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Authors: Gillian Roberts

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BOOK: The Bluest Blood
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“Still, I miss the joys of a quiet night at home.” He sighed. “Just you—in that dress—an’ me and a fire goin’…”

I wished I could believe I was the object of his homebound lust, in or out of my gown, but I doubted it, no matter what he’d say. I knew that what he secretly sighed for was, instead, his new computer. Friends swore this was a phase he’d outgrow, but meantime, Mackenzie yearned only to surf the Net and search the Web and electronically natter about topics of subminimal interest.

What a sexy, interesting man he’d been, pre-Internet. “You know,” I said, “watching you watch a computer screen…well, it’s too
for a steady diet. Too overwhelmingly exciting. I need to come up for air, catch my breath, balance the madness of it all with something drab and boring—like a fabulous party in a mansion.”

He chuckled, unfazed. He and his pet computer were above my barbs.

“I think we’re close now,” I said. “Coming up on our left any minute: fabled Glamorgan.”

“Be still, my heart,” Mackenzie said.

Glamorgan had been named after a place in Wales, like so many other Main Line sites: Radnor, the township it was in, as well as Bryn Mawr, Bala-Cynwyd, Narberth, Merion, Berwyn. All were remnants of the Welsh Barony, fifty thousand acres granted by William Penn to Quakers from Wales. I don’t know what Glamorgan means in Welsh, but when I heard or read mention of the house, it was the
portion that shimmered and reverberated. And the stardust spilled over to its owners.

“Don’t be disappointed,” Mackenzie said, as if reading my mind, “if neither they nor their house is what you fantasize. These are the Philadelphia suburbs, after all, where snobbery is so refined they invert it. Old money’s hallmark is that it’s invisible. You’re supposed to look penniless. You know: I’m so secure, I don’t have to
anything. If you don’t know who I am, you’re nobody, so who cares? Plainness is the only Quaker vestige you people have left, and it makes no sense.”

I just hate it when he says
you people,
lumping me with the entire population of the Delaware Valley, even if this time, my lump was the incredibly wealthy segment. “Is it possible your standard of decor is based on
you people’s
New Orleans bordellos?” I murmured. “The Roederers are anything but drab. The day of the school ceremony, Tea Roederer wore a velvet patchwork suit with high-laced boots. And amber jewelry that must have once belonged to the czarina. And he wears gorgeously cut suits and funny black-rimmed glasses—they aren’t drab. Not flashy, but interesting, like they’re happy with themselves.”

“Goodness me,” Mackenzie said. “I’ve never heard you do fashion commentary before.”

“Only because I, too, expected dowdy. And older. They’re in their forties, which seems too young for the amount of fun they have.”

I peered through the windshield, looking for the silhouette of The House, but all I saw was landscaping and high stone walls.

And a peculiar light fluttering behind a clump of trees on my side of the road. As if there were lanterns on the ground, and all of them with erratic batteries.

But, of course, there were no lanterns. Only that warm, erratic ground light, as if the sun had fallen on the side of the road ahead, illuminating unevenly from below so that naked branches became grotesque silhouettes, grabbing at the air.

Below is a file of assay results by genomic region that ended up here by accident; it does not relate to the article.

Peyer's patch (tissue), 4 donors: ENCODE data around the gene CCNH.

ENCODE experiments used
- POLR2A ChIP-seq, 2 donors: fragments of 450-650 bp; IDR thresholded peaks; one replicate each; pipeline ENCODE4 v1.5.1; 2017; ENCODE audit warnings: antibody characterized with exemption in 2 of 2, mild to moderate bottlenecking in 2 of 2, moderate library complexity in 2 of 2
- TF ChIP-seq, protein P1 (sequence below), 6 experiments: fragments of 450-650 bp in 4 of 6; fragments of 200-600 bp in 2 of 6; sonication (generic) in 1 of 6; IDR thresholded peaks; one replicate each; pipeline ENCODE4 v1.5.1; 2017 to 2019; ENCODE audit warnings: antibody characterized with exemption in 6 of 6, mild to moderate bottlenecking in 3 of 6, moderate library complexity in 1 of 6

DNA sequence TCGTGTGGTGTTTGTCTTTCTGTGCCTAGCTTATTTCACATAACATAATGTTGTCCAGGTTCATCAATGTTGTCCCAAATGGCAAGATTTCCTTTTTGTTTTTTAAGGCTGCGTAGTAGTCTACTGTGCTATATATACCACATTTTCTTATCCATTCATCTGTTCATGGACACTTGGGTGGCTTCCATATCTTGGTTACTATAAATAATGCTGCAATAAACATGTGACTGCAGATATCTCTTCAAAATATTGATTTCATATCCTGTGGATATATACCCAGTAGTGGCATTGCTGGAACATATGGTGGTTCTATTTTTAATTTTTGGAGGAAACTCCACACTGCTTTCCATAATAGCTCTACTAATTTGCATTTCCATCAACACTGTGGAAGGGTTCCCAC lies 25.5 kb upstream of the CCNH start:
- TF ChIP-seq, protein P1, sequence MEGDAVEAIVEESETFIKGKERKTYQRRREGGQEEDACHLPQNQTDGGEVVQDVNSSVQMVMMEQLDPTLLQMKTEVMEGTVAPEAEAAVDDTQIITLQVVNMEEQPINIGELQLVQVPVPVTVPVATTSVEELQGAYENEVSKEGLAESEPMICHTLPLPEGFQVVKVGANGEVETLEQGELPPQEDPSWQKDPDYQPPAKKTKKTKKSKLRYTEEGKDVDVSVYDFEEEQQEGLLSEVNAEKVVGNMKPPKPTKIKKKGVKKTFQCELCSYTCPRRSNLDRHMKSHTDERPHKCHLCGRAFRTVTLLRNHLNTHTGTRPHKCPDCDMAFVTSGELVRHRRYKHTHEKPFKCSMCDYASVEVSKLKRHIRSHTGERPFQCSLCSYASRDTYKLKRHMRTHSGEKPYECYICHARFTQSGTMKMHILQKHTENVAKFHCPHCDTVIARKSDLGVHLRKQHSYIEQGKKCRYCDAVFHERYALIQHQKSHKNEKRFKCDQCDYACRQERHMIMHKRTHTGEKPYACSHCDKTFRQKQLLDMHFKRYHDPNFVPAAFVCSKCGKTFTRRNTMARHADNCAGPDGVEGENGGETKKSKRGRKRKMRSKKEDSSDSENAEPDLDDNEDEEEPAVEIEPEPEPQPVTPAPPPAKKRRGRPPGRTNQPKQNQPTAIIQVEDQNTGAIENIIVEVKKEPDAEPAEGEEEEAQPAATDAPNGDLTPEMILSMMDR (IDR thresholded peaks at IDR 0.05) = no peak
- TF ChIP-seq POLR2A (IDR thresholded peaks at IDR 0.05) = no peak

The car moved on slowly as Mackenzie studied the left side of the road, looking for the house.

I tried to say so, but only
emerged because we rounded a small bend, and what I saw pushed all the words and horror out shapelessly, squeezed into a scream.

Mackenzie hit the brakes so hard we skidded, nearly slamming into a massive stone post. “What the hell—” Then he, too, saw. He flung open his car door and raced toward the ragged light, toward what I’d seen—a man hanging from a bare-branched tree, dangling, broken-necked, above a pyre, his trousers, jacket, and hair licked by flames.

There was no saving him. Mackenzie could run and perform heroic measures and be as brave as could be. It would still be too late. It was obvious from where I sat, unable to move at all. The lynched man’s eyeglasses had melted, their thick frames twisted into dripping shapes. It was too late.

Once he was close, Mackenzie seemed to understand the futility of intervention. He stared at the dangling body before turning back to the car, walking at a regular pace.

“We should—we have to—the police—fire company—” I said, when he returned. “Even though he’s already—” I fumbled in the glove compartment. “Your cellular—in here?”

“Mandy. Wait.” He put his gloved hand on my arm.

I shook my head and pawed at the compartment. I found maps and a small tape recorder, batteries, and a roll of quarters, but no phone. “Where is it?” I asked, more shrilly than intended. Yards away, the dead man twirled in thermal currents. The flames’ angry orange reflected on our windshield, colored the planes of Mackenzie’s face. “We have to tell the people in the house to call—”

“Look,” he said softly. “Carefully.”

“I know it’s too late and we can’t save him, but even so—he has to be treated like—give him human dignity—we can’t simply—”

“Look,” he said softly. “Please.”

I closed my eyes and shook my head. “Once was enough.”

“Try. Calmly.”

I forced myself. I saw the melted glasses again. And then I realized those were all I saw. No nose, or mouth, or features. Where were his eyes, his ears? Where was his face?

“Now look at the hands,” Mackenzie said in the voice of a patient teacher.

Pale semicircles lacking digits. Like a rag doll’s. Like the face.

“He—it’s not a man, is it?” I whispered. “Never was.”

“It’s an effigy.”

The burning form was stuffing covered with cloth. “Nobody was lynched.” It comforted me to say it out loud, make it fact. “There’s nobody there.”

Mackenzie nodded.

I should have laughed with relief, except that what
there—the effigy—had been designed to strike terror, and had succeeded. That nobody had been killed was a comfort, but that somebody had gone to great lengths to inspire fear negated that comfort.

The fire had been set on a gravelly semicircle beside the road. A turnaround, perhaps. Or maybe the site where rubbish was collected, because I spotted a trash can near the pyre.

Trash can. I looked across the road at the granite post we’d nearly hit. It and its twin across the drive anchored a pair of arched wrought-iron gates. And on each column, the word GLAMORGAN was carved in Gothic relief.

“It’s them,” I said. “Again. This has their trademark all over it.”